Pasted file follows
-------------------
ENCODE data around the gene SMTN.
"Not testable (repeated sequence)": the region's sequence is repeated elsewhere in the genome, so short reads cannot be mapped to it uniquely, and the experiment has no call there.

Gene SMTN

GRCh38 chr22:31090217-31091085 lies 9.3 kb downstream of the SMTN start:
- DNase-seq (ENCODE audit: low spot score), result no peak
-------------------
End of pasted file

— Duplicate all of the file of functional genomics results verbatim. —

ENCODE data around the gene SMTN.
"Not testable (repeated sequence)": the region's sequence is repeated elsewhere in the genome, so short reads cannot be mapped to it uniquely, and the experiment has no call there.

Gene SMTN

GRCh38 chr22:31090217-31091085 lies 9.3 kb downstream of the SMTN start:
- DNase-seq (ENCODE audit: low spot score), result no peak